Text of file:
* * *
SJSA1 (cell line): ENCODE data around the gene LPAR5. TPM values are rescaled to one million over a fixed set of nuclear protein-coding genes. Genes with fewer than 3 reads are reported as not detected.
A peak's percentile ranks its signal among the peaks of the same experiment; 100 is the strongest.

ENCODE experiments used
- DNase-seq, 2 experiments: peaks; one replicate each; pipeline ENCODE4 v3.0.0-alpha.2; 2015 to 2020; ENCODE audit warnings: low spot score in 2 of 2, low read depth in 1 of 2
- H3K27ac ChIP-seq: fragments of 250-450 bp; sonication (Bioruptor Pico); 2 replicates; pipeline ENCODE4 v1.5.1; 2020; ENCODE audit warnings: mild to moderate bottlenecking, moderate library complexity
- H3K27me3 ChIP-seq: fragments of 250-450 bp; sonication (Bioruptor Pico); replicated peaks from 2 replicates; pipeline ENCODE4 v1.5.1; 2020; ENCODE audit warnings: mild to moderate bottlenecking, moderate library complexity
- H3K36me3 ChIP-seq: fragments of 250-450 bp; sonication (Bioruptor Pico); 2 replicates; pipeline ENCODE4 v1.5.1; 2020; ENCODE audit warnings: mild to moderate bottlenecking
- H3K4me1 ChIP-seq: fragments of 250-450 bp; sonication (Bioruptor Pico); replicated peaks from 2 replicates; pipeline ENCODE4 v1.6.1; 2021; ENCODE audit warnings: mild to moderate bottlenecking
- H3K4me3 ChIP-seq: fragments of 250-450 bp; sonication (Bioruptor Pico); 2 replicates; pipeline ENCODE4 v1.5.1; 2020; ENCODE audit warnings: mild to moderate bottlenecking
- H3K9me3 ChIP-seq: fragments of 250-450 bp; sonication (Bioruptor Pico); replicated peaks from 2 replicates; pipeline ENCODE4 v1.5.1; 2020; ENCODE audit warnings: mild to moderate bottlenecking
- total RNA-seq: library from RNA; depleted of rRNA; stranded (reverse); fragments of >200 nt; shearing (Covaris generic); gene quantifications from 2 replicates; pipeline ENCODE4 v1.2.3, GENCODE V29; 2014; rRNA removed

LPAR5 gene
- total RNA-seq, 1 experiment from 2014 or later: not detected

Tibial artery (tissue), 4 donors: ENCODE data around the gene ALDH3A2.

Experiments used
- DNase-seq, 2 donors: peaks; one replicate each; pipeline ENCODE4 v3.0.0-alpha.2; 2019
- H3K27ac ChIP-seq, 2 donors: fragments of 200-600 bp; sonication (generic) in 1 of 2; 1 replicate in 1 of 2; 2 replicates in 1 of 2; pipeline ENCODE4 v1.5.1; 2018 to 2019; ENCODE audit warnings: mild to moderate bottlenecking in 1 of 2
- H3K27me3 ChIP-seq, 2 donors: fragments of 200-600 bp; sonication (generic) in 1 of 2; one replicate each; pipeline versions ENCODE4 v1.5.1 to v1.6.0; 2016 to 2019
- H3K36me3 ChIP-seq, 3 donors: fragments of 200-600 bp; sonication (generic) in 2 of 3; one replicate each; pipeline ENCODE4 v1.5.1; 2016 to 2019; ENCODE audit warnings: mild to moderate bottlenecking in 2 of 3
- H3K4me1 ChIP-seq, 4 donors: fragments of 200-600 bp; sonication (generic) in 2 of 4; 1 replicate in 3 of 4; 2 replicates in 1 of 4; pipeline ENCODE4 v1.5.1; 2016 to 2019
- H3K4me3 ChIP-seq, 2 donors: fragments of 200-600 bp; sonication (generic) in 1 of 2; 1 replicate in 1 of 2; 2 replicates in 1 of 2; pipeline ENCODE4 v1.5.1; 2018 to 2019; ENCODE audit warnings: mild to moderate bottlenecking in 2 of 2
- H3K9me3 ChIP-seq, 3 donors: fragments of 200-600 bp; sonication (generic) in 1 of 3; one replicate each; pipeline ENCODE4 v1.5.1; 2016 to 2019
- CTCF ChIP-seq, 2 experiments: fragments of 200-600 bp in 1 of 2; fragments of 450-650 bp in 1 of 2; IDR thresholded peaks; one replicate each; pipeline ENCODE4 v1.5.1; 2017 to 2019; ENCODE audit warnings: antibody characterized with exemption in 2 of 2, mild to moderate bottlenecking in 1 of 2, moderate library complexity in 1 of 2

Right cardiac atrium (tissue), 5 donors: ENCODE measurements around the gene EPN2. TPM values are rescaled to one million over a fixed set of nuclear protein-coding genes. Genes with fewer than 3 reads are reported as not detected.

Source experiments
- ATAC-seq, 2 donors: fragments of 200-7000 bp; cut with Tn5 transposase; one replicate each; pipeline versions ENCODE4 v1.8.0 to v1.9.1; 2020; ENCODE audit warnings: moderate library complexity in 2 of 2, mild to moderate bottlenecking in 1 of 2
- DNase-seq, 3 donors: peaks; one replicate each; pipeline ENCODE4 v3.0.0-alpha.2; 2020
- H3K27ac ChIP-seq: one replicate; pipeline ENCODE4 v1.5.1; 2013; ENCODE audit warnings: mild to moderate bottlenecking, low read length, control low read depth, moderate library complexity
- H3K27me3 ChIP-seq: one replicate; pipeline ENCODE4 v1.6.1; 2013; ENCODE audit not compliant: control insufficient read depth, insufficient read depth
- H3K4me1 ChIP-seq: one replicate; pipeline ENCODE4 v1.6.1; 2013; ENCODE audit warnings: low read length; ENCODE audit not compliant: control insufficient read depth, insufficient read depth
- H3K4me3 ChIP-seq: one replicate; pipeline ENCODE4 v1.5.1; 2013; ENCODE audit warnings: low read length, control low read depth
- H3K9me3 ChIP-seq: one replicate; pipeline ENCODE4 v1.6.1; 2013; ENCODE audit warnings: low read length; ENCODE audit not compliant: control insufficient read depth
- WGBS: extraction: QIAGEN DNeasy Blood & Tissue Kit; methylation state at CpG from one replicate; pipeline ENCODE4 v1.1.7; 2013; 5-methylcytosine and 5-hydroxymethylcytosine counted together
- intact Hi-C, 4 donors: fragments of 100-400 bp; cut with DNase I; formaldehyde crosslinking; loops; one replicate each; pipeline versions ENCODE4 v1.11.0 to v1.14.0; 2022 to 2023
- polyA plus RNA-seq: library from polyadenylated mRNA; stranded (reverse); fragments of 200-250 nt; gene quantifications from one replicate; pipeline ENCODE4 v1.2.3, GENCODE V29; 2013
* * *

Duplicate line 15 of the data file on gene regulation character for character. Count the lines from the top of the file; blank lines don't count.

Experiments used